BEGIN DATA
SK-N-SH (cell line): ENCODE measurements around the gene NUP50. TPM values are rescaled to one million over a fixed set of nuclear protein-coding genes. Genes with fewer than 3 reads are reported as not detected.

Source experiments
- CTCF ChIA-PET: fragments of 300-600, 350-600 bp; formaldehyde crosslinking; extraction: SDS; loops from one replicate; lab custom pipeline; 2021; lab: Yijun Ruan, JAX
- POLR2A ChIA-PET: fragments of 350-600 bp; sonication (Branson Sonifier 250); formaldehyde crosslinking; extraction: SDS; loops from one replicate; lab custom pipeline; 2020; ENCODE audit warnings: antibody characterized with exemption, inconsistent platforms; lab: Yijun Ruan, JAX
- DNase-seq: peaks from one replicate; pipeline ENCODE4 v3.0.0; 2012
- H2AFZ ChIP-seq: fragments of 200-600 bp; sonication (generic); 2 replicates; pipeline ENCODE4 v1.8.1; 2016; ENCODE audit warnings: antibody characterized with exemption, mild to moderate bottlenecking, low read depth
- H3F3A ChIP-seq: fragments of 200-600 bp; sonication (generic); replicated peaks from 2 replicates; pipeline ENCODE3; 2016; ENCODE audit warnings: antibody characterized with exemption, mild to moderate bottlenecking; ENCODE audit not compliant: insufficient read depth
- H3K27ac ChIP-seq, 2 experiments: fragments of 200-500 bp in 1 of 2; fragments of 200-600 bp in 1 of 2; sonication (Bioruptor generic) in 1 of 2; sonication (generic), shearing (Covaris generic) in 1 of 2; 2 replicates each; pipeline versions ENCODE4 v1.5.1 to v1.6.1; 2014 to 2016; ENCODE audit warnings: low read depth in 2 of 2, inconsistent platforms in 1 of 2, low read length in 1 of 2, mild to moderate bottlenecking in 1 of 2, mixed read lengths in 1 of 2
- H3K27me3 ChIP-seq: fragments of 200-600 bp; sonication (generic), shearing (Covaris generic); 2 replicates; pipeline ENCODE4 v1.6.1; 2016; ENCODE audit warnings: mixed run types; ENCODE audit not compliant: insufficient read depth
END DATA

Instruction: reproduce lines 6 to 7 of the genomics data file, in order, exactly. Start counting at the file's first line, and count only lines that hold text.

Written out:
- H2AFZ ChIP-seq: fragments of 200-600 bp; sonication (generic); 2 replicates; pipeline ENCODE4 v1.8.1; 2016; ENCODE audit warnings: antibody characterized with exemption, mild to moderate bottlenecking, low read depth
- H3F3A ChIP-seq: fragments of 200-600 bp; sonication (generic); replicated peaks from 2 replicates; pipeline ENCODE3; 2016; ENCODE audit warnings: antibody characterized with exemption, mild to moderate bottlenecking; ENCODE audit not compliant: insufficient read depth